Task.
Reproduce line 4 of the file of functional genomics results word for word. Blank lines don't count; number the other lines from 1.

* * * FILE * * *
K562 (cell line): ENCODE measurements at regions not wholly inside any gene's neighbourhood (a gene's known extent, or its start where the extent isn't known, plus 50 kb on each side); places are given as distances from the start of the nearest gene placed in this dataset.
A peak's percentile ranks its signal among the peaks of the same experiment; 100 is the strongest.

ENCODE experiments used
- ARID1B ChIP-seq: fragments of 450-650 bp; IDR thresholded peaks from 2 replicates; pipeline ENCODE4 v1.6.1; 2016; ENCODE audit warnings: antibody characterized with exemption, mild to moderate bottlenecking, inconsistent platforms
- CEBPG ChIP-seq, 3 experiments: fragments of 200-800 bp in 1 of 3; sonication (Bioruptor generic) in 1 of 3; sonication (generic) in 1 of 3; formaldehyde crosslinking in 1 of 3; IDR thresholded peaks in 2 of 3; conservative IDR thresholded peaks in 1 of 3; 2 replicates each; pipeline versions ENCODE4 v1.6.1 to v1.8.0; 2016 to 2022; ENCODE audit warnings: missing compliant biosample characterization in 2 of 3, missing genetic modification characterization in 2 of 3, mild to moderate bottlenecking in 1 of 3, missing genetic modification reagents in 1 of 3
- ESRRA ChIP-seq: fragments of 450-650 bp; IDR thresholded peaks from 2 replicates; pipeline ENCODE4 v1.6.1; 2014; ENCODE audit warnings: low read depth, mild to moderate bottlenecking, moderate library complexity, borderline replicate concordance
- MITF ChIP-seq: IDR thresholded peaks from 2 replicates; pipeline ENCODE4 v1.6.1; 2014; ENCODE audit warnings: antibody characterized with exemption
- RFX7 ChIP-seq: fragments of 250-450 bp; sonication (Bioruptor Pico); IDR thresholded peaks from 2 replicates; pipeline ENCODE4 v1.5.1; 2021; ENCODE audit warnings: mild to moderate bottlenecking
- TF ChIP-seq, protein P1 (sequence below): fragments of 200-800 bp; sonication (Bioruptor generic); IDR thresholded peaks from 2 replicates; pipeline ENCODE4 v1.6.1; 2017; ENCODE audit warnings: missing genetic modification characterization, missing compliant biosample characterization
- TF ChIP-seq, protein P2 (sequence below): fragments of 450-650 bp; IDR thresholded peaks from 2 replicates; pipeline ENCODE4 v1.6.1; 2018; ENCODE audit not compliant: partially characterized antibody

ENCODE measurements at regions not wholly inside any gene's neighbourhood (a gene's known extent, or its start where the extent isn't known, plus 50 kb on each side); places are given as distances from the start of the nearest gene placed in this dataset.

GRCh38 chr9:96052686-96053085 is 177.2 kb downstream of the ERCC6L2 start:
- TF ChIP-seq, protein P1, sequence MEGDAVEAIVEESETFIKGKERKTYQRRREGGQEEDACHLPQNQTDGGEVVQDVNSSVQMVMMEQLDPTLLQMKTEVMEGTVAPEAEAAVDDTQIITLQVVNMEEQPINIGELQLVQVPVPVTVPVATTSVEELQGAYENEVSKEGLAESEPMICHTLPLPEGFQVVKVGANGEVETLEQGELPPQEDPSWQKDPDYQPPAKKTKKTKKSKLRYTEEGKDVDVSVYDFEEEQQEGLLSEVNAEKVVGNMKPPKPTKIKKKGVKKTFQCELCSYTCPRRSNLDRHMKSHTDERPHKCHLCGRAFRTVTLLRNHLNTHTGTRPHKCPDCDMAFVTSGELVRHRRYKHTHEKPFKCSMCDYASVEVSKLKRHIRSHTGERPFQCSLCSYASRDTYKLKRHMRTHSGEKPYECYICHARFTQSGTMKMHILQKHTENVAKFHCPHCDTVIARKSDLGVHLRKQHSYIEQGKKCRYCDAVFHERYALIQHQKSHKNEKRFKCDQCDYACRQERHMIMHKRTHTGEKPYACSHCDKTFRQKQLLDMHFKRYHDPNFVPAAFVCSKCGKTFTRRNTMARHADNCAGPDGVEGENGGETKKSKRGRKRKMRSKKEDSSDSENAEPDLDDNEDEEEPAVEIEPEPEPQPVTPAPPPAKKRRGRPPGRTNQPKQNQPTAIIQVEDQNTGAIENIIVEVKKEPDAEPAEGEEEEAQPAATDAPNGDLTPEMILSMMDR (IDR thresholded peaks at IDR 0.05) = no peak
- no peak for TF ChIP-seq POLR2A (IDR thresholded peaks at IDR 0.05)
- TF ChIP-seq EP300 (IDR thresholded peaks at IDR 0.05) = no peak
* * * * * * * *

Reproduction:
- ARID1B ChIP-seq: fragments of 450-650 bp; IDR thresholded peaks from 2 replicates; pipeline ENCODE4 v1.6.1; 2016; ENCODE audit warnings: antibody characterized with exemption, mild to moderate bottlenecking, inconsistent platforms